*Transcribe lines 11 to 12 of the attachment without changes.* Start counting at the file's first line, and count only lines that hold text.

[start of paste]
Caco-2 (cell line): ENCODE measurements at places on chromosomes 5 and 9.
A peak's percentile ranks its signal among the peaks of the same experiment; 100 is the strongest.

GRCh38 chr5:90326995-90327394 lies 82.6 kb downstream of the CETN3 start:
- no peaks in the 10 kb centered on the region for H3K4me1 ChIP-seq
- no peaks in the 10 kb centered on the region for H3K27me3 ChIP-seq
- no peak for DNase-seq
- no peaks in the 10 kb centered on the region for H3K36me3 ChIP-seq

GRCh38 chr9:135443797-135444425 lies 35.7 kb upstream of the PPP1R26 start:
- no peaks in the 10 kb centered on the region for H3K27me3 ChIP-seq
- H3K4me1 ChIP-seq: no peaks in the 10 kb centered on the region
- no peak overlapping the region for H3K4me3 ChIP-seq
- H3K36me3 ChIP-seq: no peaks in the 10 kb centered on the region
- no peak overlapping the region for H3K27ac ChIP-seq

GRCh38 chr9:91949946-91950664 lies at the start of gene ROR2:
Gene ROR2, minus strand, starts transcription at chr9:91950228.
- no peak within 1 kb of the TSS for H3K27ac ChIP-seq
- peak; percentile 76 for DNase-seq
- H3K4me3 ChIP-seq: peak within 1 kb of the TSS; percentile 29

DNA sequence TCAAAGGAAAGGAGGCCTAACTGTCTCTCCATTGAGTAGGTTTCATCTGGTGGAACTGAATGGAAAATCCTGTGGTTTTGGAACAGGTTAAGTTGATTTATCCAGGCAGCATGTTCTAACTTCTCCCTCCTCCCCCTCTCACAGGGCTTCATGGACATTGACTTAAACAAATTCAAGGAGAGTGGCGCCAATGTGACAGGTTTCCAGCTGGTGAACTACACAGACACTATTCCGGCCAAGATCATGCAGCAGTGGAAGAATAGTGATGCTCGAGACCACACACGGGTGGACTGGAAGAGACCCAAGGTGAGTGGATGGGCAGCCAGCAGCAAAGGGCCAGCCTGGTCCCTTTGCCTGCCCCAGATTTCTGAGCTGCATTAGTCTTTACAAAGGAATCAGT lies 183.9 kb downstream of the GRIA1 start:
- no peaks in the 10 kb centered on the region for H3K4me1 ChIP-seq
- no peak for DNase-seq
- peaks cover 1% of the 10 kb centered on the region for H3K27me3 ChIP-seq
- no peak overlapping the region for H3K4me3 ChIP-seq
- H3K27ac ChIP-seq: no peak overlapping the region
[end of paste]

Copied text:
- no peak overlapping the region for H3K4me3 ChIP-seq
- H3K36me3 ChIP-seq: no peaks in the 10 kb centered on the region